(c) 2014 By Kathleen Kemsley, never previously published.
Tired of dodging clumps of tourists in Golden Canyon? Weary of trudging the over-interpreted ruins of the Harmony Borax Works? Bored with the sameness of the dunes at Stovepipe Wells? For anyone who has become jaded from too many treks to Death Valley National Park, there exists a gem of an alternative. It’s the region which lies just to the east: the Amargosa Valley.
Sparsely populated and seldom visited, the Amargosa region encompasses the reach of a river which mostly flows underground. Nicknamed “The Hide-And-Seek River,” this 60 mile long waterway makes appearances only sporadically along its course. The river is a fragile jewel in the desert. Las Vegas, the fastest growing city in the United States, lies just east of the Amargosa. Developers have tapped into the underground water reserves which feed the Amargosa, threatening the river’s continued existence.
The Amargosa Conservancy, an organization based in Shoshone, California, was formed by locals a few years ago, for the purpose of protecting the river’s riparian zone. The group staffs a visitor center in Shoshone, leads outings to various locations in the river valley, and lobbies politicians for support. In 2009 they succeeded in securing Wild And Scenic River designation for the Amargosa, thanks to a bill sponsored by Senator Barbara Boxer (D-Calif.).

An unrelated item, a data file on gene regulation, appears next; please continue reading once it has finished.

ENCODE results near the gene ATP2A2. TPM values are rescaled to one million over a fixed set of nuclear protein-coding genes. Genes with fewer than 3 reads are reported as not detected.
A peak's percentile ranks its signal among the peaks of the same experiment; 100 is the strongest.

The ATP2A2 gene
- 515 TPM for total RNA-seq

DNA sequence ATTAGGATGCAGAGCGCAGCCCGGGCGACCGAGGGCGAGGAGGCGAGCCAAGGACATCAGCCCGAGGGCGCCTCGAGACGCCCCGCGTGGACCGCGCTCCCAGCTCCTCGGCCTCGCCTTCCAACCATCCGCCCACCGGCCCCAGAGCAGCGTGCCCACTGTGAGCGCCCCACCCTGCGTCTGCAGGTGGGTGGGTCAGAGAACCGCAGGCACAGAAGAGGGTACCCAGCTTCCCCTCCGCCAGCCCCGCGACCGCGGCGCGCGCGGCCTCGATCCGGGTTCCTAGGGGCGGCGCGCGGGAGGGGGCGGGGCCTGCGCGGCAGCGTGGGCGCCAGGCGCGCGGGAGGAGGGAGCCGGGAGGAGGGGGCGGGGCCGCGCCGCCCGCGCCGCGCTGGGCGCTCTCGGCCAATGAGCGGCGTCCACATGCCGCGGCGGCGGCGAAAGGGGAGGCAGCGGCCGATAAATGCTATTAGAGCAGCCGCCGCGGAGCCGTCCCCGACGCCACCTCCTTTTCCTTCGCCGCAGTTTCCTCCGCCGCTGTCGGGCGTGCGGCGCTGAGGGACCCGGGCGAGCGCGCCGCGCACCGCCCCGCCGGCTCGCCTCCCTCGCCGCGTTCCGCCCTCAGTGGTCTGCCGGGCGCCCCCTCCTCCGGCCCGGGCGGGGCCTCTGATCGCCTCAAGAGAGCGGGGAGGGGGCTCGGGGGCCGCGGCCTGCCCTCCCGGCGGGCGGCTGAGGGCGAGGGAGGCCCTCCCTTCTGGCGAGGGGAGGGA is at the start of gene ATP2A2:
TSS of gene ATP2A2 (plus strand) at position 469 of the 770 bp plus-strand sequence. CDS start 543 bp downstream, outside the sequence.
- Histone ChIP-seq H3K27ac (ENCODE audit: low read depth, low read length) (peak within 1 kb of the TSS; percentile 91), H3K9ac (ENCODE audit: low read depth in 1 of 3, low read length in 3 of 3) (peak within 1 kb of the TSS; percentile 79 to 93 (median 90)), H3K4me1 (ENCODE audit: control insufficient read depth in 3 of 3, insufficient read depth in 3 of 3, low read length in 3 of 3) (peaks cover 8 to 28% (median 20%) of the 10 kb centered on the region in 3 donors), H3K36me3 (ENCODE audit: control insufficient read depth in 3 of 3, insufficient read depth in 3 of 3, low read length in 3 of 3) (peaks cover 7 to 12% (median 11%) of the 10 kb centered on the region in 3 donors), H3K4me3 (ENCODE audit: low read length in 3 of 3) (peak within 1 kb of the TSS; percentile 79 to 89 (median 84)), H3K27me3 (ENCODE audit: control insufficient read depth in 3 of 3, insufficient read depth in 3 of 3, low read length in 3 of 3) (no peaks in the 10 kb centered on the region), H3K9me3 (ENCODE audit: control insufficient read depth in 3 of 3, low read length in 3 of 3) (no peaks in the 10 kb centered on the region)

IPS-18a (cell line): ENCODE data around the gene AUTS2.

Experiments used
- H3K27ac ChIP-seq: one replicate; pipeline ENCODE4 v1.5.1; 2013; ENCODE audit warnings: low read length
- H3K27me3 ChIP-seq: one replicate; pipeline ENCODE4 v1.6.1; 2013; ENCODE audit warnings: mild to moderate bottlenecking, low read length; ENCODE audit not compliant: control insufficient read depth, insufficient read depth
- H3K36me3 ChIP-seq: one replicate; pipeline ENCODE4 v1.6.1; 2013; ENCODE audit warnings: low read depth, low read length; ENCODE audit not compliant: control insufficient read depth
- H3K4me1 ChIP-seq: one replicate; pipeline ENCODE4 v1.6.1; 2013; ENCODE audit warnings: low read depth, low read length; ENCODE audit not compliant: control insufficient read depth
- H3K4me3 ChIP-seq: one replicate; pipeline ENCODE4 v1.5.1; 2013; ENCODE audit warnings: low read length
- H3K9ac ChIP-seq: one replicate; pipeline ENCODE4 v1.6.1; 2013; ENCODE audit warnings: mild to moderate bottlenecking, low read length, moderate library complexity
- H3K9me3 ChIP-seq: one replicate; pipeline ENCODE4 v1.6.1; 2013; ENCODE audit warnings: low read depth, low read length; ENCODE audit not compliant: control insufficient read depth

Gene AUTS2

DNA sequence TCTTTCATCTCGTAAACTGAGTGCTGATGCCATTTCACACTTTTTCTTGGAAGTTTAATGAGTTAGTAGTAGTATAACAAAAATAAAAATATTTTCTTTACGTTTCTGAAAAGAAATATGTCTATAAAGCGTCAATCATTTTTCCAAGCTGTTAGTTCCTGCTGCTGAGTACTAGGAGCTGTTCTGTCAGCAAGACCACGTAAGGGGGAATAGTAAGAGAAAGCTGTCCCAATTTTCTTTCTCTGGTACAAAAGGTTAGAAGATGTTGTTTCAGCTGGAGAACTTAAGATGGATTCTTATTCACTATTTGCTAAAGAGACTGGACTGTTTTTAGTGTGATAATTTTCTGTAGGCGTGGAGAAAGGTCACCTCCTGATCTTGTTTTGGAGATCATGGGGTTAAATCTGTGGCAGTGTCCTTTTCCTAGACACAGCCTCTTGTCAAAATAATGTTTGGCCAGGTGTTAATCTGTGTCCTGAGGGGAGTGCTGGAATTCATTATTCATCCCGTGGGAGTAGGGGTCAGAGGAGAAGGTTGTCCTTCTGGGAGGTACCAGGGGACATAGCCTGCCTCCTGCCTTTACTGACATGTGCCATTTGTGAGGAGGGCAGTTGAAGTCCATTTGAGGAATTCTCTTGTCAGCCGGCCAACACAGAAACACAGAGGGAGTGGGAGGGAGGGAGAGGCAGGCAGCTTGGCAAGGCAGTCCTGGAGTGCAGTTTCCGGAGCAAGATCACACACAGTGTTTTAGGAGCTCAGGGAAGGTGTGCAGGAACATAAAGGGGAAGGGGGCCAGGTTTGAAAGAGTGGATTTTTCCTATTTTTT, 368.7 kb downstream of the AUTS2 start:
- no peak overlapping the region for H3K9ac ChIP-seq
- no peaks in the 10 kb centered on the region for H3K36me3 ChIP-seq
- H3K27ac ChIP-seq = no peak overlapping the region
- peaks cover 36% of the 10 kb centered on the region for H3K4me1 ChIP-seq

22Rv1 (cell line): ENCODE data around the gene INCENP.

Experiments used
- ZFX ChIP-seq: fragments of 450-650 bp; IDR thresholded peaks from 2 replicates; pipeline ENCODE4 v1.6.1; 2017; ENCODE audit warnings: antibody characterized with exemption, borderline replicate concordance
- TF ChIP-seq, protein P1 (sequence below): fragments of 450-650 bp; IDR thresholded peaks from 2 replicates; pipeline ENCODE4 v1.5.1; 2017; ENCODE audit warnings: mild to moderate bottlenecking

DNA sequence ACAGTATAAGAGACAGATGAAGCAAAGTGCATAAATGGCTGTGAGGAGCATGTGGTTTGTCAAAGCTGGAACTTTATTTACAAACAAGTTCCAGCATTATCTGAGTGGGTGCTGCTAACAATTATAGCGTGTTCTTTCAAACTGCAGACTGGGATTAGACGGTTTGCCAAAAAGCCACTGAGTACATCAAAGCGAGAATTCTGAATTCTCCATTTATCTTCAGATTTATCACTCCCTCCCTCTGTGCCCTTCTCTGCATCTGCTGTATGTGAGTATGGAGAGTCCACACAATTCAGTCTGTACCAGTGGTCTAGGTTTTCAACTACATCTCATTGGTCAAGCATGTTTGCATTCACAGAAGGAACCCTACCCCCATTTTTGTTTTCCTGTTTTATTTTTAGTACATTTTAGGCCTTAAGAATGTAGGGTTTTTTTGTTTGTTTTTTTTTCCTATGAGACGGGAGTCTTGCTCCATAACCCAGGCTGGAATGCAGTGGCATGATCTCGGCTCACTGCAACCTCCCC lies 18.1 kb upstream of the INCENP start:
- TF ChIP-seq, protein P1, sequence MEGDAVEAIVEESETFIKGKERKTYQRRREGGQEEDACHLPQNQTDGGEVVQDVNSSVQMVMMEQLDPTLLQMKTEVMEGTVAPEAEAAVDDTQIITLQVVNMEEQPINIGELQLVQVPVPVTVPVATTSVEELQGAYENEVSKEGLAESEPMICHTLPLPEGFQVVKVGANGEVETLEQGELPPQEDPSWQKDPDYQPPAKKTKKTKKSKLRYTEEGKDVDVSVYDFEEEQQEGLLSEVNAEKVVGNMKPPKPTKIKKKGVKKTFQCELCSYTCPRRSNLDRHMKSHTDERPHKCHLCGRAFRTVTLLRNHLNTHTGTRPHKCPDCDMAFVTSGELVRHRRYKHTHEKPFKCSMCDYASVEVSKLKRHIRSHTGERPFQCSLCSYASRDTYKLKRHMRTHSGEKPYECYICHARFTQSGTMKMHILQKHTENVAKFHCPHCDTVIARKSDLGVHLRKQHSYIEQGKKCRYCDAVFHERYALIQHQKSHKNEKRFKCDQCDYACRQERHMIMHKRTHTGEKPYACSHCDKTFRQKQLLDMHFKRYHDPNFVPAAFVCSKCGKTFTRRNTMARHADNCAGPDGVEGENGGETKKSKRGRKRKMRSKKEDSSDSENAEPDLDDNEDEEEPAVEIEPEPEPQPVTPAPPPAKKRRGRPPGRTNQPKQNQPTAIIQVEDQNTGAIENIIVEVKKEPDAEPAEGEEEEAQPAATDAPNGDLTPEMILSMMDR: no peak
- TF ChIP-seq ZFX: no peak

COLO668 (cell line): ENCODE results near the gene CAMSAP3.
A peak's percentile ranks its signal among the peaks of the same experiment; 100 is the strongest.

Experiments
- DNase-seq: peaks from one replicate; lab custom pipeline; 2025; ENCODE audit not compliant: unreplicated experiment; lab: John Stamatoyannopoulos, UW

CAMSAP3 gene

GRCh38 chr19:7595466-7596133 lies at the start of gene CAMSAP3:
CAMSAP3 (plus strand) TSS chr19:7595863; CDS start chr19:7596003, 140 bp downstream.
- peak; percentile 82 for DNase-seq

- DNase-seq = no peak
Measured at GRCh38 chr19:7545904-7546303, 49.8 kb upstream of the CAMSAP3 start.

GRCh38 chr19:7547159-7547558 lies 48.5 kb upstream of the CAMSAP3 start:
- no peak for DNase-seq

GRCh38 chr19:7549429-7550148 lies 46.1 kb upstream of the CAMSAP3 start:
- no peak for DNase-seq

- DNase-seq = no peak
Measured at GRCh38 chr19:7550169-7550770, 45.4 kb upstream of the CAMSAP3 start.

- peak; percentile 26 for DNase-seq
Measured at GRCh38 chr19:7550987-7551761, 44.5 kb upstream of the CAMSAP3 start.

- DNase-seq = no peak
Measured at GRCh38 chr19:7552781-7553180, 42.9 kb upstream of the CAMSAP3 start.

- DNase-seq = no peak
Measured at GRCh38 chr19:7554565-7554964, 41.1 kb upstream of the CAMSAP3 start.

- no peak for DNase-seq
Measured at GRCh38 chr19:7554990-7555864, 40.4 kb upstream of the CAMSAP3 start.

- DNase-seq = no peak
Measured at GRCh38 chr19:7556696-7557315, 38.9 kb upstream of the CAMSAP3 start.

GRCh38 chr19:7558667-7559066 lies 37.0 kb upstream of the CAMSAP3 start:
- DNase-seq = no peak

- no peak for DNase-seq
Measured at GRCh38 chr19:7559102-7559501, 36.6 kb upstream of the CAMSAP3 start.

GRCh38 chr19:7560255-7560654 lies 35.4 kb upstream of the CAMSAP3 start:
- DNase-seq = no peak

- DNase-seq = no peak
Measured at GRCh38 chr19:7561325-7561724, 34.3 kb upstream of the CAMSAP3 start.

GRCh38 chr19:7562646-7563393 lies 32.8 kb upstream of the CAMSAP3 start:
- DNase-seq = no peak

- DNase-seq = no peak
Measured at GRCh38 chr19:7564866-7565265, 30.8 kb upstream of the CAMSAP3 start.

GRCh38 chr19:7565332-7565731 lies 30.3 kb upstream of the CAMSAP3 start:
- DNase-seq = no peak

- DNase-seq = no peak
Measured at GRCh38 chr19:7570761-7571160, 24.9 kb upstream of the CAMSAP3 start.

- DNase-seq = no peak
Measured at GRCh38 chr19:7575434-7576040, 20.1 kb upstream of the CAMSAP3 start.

Within the bounds of the river region, many natural and cultural marvels can be explored by RV travelers in a few days’ time. Attractions in the Amargosa River Valley include crystal clear mineral hot springs, a wetland zone dotted with bottomless springs that are home to several endangered species, a working date ranch tucked into a remote canyon, traces of a National Historic Trail, a surprisingly well-stocked museum, a series of caves that were inhabited by miners for more than 70 years, several delightful day-hiking trails, and the stunning desert scenery for which the entire Death Valley region is justifiably world-famous.
People have been soaking in the “healing waters” of Tecopa Hot Springs since before recorded history. Minerals in the water include potassium, chloride, boron, and sodium, but none of the sulfur that gives many hot springs that “rotten egg” smell. Bathing suits are not allowed in Tecopa’s public bathhouses; bathers must enter the water nude. Separate facilities are provided for men and women.
Many of the people who winter in the Amargosa Valley live in one or another of the Tecopa RV parks. Most are retired and over (some WAY over) 65, and they all swear by the fountain-of-youth properties of the hot springs water. One woman, who stated her age to be 82, bounced up and down the steps of the hot pool with the energy of a teenager. She related that a car accident a few years ago had broken 40 bones in her body; she was nearly immobile before discovering the healing waters of Tecopa. Perhaps she was exaggerating, but the spry spring in her step could not be denied.
Up the road about five miles, the town of Shoshone was originally populated by a small band of Shoshone Indians. The abundant water of the springs and of the seldom-seen Amargosa River made the locale bearable in the searing heat of one of the hottest environments on the planet.